Undeterred by the procedural cesspool Texas Republicans have created, Tuegel isn’t just asking for injunctive relief against Texas Right to Life and John Seago. She’s also seeking declaratory relief against Abbott, Paxton, and every state senator and representative who sponsored the law. (Declaratory relief is when a litigant goes into court not seeking monetary damages, but just wanting to understand what their rights are.)
In this case, Tuegel wants to know whether the law violates a host of rights under both the Texas and U.S. constitutions, including her right to free speech (because talking about abortion with a client who then proceeds to get an abortion could open her up to civil liability) and her right under the Texas constitution to have her day in court.
Setting aside the important First Amendment rights at issue in this case—rights which conservative Republicans generally pretend to care about, but perhaps only when it involves sanctioning the refusal to bake cakes for gay couples—the law is a cynical effort to drive abortion rights out of the courtroom and under the control of mercenaries: rogue agents like TRL who are accepting “tips” from God-knows-where alleging God-knows-what against God-knows-whom.
SB 8 penalizes attorneys for challenging Texas’ unconstitutional abortion restrictions
The Texas Constitution contains an “open courts” provision that guarantees all litigants the right to redress their grievances and the right to have their day in court. But SB 8 makes this virtually impossible in a way that is damn near diabolical.
To understand how, I’m going to have to talk to you about attorneys’ fees and lawsuit costs, so strap in.
Lawsuits are expensive and can take years to resolve. When Texas lost Whole Woman’s Health v. Hellerstedt, Texas taxpayers took a hit to the tune of $3.6 million. The costs of filing court documents, conducting discovery, and going through the trial and appeals process costs hundreds of thousands of dollars—millions if the case makes it to the Supreme Court. These fees often act as a deterrent: Courts will sometimes order the losing party to pay the prevailing party’s costs and attorneys’ fees. If you don’t have a good case, you could end up owing an alarming amount of money. That’s a daunting prospect for a group of abortion snitches like Texas Right to Life. So Texas Republicans put their thumb on the scale.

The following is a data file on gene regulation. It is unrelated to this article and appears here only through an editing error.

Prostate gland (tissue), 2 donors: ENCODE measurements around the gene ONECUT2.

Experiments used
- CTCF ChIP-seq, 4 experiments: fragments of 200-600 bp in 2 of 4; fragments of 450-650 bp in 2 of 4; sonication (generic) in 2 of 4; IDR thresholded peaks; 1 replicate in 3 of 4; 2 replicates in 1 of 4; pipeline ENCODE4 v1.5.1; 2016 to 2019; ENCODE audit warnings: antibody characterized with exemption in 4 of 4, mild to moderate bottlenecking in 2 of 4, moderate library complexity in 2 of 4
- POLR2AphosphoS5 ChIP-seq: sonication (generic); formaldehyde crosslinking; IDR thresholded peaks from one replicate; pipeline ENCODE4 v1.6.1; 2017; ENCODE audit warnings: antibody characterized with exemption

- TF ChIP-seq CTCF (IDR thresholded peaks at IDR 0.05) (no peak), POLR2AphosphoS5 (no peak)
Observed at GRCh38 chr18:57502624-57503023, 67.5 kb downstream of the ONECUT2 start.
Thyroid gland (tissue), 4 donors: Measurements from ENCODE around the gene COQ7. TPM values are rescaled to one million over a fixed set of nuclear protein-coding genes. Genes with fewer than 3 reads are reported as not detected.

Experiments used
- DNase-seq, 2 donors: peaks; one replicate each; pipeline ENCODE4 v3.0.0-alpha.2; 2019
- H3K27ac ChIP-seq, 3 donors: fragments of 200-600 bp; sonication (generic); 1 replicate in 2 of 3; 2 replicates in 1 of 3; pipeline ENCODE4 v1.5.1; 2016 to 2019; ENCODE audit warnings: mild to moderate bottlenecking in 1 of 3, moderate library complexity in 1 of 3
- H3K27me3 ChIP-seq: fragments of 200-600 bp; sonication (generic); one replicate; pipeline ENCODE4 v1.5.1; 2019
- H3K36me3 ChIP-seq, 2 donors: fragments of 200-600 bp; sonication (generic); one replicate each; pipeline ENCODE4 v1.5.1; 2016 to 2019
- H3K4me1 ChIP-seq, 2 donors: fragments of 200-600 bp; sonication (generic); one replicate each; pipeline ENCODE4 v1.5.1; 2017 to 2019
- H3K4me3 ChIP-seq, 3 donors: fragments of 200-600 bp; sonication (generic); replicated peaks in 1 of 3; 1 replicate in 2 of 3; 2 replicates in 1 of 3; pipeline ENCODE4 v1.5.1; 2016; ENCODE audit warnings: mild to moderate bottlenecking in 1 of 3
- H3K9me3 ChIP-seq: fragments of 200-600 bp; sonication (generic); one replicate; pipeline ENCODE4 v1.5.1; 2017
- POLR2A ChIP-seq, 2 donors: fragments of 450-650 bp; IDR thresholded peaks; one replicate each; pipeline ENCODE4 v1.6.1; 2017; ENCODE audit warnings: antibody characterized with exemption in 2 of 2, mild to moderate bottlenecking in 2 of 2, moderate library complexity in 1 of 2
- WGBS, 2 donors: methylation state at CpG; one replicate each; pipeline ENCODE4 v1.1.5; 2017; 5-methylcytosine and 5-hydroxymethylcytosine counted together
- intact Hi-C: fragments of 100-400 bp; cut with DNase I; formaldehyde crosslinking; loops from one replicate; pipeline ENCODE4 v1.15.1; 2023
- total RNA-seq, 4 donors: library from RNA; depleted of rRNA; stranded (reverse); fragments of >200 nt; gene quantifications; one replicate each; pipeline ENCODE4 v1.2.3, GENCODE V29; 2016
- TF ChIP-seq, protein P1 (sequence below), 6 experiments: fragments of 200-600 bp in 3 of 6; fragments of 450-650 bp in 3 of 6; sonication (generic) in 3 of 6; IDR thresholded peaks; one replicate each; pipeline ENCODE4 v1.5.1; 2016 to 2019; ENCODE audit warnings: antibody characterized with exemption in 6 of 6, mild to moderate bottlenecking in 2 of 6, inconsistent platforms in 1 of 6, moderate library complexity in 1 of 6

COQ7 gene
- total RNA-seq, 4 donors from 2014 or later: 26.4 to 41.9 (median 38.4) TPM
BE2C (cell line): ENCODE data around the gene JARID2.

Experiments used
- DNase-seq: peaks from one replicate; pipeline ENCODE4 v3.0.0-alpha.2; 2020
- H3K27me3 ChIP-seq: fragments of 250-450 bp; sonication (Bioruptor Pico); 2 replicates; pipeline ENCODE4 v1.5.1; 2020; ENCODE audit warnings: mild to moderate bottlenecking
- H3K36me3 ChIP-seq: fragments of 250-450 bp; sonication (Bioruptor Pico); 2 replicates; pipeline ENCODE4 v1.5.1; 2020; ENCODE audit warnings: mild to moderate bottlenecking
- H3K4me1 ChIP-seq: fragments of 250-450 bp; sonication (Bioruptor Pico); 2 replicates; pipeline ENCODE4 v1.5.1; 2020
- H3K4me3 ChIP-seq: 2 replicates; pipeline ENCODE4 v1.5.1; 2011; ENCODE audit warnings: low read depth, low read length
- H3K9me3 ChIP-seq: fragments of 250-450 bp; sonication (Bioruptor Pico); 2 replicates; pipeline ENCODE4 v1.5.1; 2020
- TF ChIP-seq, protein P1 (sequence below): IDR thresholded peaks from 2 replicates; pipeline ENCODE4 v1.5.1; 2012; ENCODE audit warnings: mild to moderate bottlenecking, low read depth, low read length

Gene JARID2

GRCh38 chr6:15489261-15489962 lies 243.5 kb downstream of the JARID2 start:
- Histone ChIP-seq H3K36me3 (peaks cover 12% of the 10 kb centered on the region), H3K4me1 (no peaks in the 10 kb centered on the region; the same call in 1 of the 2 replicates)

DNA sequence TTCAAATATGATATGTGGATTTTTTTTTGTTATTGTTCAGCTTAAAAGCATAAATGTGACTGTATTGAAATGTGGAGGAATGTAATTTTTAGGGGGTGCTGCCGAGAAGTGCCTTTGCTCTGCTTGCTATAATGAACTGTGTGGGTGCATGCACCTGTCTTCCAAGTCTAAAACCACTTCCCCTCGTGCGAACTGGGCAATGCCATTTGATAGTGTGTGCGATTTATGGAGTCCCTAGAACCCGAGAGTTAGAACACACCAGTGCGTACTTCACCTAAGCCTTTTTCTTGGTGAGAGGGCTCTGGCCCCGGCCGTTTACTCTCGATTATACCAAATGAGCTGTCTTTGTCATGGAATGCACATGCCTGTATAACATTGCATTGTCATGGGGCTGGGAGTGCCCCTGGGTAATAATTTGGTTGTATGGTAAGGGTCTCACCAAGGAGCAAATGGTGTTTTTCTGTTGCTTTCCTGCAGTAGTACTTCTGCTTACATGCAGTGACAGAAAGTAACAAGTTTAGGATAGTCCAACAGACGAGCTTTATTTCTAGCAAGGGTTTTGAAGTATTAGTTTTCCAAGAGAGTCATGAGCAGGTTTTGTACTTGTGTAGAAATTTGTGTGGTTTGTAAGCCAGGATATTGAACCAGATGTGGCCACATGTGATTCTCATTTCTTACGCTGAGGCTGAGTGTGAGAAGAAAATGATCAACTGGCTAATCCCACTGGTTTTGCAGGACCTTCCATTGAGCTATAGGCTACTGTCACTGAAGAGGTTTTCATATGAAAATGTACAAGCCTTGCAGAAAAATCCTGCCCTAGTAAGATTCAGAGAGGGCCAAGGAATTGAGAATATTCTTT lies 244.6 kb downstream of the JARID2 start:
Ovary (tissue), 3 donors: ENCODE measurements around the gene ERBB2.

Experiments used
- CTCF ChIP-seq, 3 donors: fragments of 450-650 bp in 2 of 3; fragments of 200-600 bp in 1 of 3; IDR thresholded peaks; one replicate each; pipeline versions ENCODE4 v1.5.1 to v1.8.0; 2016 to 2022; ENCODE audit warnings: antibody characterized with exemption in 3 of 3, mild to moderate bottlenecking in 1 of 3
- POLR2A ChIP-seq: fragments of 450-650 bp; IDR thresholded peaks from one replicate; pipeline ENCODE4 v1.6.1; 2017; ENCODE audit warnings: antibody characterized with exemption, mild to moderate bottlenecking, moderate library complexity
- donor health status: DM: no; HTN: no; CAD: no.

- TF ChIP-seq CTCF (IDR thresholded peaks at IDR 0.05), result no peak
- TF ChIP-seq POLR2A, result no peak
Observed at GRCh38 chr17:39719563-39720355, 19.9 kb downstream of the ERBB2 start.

The Texas law intentionally drives a wedge between attorneys and their clients when it comes to abortion rights litigation. Any attorney who challenges an abortion restriction in Texas and loses any of their claims automatically becomes liable for the other side’s attorneys’ fees along with their client. That means if their client can’t pay, the attorney will have to cough up the money.
Any attorney who decides to represent a target of these abortion snitches risks their entire business by bringing a claim challenging the constitutionality of Texas’ abortion laws.
I cannot overstate how unusual this is. When a party to a lawsuit is the prevailing party in that lawsuit, if the law permits them to recoup attorneys’ fees from the other side, usually that burden falls solely on the litigant and not the litigant’s attorney.
And this doesn’t apply only when attorneys challenge SB 8. It applies when attorneys challenge any of the dozen abortion restrictions that Texas has on the books. It fundamentally changes the way lawsuits operate procedurally.
But it gets worse: The law also fiddles with the definition of “prevailing party” and further stacks the decks against attorneys challenging Texas’ abortion restrictions.
Usually a party to a lawsuit is deemed “the prevailing party” if they win their most important claims. Under Texas law, the prevailing party is the party “vindicated by the judgment rendered.”
But SB 8 changes that for abortion rights litigation. If you challenge an abortion law in Texas, you have to win every single claim you bring. If you don’t, the law says that you’re the losing party and you automatically become liable—with your client—for the other party’s attorneys’ fees.
So if you’re an attorney like Michelle Simpson Tuegel, and you challenge an abortion restriction (not just this six-week ban, but any restriction at all) you either must prevail on every single claim you bring or risk having to pay, whether in full or not, the other side’s costs.
If your first thought is, “what attorney is going to risk having to pay hundreds of thousands of dollars in attorneys’ fees to defend their clients from frivolous lawsuits brought by abortion snitches?” then congratulations! You’ve had the correct thought.
Michelle Simpson Tuegel says she will continue to counsel her clients about abortion even though she risks her entire law practice by doing so. But not many attorneys are willing to do that, which means a lot of people ensnared by this law won’t be able to find an attorney to represent them.
And that’s precisely what Texas Republicans intended.